The Talmud has a reputation for being difficult to comprehend. Is the reputation deserved? What makes the work so difficult?

People sometimes think that what makes the Talmud difficult is its language—the Talmud is written in a hybrid of Hebrew and Aramaic. The language is a barrier for English readers, but there are several translations available which bridge that gap. The real challenge of the Talmud lies in its logic. Much of the Talmud’s text is about fine- grained debates around the interpretation of the Bible and Mishnah (an early rabbinic legal code). The Talmud assumes a lot about its reader (that the reader knows the bible, knows the full gamut of Jewish ritual and can process logic very rapidly). There are also many places where an attentive reader will pick up on flaws in the textual logic and even contradictions within a local passage. What makes the Talmud so difficult (but in a satisfying way) is figuring out a way to make sense of these flaws and contradictions.

When did you first read the Talmud?

I had an intense traditional Jewish education. At 8 I started competing in intra-school and inter-school competitions for memorizing Mishnayot (individual passages of Mishnah, the early rabbinic law code); for five years I averaged a hundred memorized Mishnayot a year. By the time I started studying the Talmud (in summer camp after fourth grade), I was so eager to get started because I had been exposed to story after story about the Talmud’s greatness and the satisfaction it provided to its learners. I’ll admit that I didn’t understand the satisfaction piece until a decade later, when I had the intellectual maturity to read the Talmud and understand all its complexities.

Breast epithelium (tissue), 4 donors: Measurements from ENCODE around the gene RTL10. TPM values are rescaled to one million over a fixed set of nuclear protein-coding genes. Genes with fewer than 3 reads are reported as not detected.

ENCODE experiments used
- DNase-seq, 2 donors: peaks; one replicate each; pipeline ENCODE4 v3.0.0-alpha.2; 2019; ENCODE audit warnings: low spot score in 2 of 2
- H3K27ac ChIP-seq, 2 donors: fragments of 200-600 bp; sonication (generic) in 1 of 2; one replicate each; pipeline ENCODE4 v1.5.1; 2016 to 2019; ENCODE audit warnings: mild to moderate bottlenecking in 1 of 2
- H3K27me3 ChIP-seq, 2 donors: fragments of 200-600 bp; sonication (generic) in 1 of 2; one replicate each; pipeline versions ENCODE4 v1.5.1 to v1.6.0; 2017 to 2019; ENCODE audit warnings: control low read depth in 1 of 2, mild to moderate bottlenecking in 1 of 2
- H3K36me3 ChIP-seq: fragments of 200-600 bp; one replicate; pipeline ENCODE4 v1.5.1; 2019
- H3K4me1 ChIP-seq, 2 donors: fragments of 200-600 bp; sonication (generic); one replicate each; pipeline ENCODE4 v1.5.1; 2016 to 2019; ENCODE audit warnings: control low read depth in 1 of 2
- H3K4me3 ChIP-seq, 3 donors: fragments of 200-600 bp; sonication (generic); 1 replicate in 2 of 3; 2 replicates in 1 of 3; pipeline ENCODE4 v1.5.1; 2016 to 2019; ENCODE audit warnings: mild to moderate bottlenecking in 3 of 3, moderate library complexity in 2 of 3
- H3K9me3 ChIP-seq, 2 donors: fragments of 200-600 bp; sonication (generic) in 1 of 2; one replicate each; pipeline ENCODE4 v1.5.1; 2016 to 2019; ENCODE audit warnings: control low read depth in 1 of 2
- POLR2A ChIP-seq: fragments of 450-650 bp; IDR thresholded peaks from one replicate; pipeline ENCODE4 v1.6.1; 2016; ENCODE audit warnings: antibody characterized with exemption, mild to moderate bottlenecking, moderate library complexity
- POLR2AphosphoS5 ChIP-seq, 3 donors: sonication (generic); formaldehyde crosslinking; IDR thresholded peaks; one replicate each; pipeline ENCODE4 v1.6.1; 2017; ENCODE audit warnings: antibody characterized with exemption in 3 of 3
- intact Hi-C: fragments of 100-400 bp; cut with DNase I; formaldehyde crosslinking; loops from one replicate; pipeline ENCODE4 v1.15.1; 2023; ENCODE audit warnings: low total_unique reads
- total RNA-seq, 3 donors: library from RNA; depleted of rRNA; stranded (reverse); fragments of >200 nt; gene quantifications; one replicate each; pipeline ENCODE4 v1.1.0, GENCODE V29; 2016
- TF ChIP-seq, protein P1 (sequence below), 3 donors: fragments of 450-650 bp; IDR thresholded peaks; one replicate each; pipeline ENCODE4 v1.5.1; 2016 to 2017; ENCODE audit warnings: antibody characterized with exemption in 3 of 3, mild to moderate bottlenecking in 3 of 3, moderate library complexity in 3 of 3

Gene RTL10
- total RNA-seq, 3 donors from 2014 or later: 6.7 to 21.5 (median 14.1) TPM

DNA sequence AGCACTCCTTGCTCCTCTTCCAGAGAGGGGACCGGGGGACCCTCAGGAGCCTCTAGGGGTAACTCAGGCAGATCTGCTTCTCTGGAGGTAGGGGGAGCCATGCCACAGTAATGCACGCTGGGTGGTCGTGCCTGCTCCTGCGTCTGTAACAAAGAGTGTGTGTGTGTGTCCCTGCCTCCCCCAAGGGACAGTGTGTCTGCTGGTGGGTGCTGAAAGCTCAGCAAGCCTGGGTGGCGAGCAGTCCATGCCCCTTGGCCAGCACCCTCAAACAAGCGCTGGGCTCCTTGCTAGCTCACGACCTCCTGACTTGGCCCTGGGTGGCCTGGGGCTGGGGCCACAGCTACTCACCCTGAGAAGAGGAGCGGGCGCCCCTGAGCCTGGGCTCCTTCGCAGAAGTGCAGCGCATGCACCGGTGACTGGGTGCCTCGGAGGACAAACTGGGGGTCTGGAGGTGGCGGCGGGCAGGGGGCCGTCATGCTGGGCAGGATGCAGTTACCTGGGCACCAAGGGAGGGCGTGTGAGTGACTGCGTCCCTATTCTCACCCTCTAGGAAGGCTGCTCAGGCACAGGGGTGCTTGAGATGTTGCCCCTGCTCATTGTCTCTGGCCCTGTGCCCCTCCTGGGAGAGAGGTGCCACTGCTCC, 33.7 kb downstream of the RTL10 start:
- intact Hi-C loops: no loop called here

Does the book offer something for those who read Talmud regularly?

Many Talmud scholars and students rarely get the opportunity to reflect on the work’s origins, its unique qualities as a work of literature or the way the Talmud was transmitted through handwritten manuscripts and various print editions to our current digital age. The book is as interested in the life the Talmud lived off the page—as a symbol of Jews and Judaism that has been perpetually implicated in fights between religions or between competing religious factions. The Talmud: A Biography interprets two talmudic passages and sustains these examples from chapter to chapter. While designed to be understood by beginners, these interpretations will engage even the most experienced Talmud scholars.

Barry Scott Wimpfheimer is associate professor of religious studies and law at Northwestern University and the author of Narrating the Law: A Poetics of Talmudic Legal Stories.